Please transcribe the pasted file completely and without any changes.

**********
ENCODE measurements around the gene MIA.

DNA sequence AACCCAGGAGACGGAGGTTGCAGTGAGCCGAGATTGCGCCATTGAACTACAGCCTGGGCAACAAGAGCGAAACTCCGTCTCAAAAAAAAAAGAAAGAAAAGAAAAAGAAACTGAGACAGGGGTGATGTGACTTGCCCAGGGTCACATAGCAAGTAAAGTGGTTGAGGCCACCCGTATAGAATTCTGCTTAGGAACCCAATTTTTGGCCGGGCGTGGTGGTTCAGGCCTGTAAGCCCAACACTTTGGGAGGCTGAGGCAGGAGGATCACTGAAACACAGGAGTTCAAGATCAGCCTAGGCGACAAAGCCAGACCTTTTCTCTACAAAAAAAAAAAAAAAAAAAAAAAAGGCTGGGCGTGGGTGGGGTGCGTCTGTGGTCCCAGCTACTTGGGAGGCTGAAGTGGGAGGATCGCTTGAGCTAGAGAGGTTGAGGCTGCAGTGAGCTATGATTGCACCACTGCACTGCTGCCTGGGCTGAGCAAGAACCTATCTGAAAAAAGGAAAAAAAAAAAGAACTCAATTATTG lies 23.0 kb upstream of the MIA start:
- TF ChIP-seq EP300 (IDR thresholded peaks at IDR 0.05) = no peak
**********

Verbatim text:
ENCODE measurements around the gene MIA.

DNA sequence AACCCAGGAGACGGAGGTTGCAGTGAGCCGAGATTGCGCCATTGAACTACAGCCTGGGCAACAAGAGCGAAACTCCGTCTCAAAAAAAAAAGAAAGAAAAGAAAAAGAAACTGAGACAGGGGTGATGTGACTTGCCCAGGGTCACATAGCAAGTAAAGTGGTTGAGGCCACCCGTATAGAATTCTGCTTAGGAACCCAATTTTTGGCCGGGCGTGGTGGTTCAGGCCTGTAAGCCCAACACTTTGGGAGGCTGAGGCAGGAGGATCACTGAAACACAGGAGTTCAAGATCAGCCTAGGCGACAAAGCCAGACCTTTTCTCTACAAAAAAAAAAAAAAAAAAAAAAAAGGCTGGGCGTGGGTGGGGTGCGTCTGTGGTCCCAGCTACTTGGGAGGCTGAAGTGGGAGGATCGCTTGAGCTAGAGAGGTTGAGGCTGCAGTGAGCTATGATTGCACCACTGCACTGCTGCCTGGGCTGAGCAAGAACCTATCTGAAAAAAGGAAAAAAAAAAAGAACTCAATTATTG lies 23.0 kb upstream of the MIA start:
- TF ChIP-seq EP300 (IDR thresholded peaks at IDR 0.05) = no peak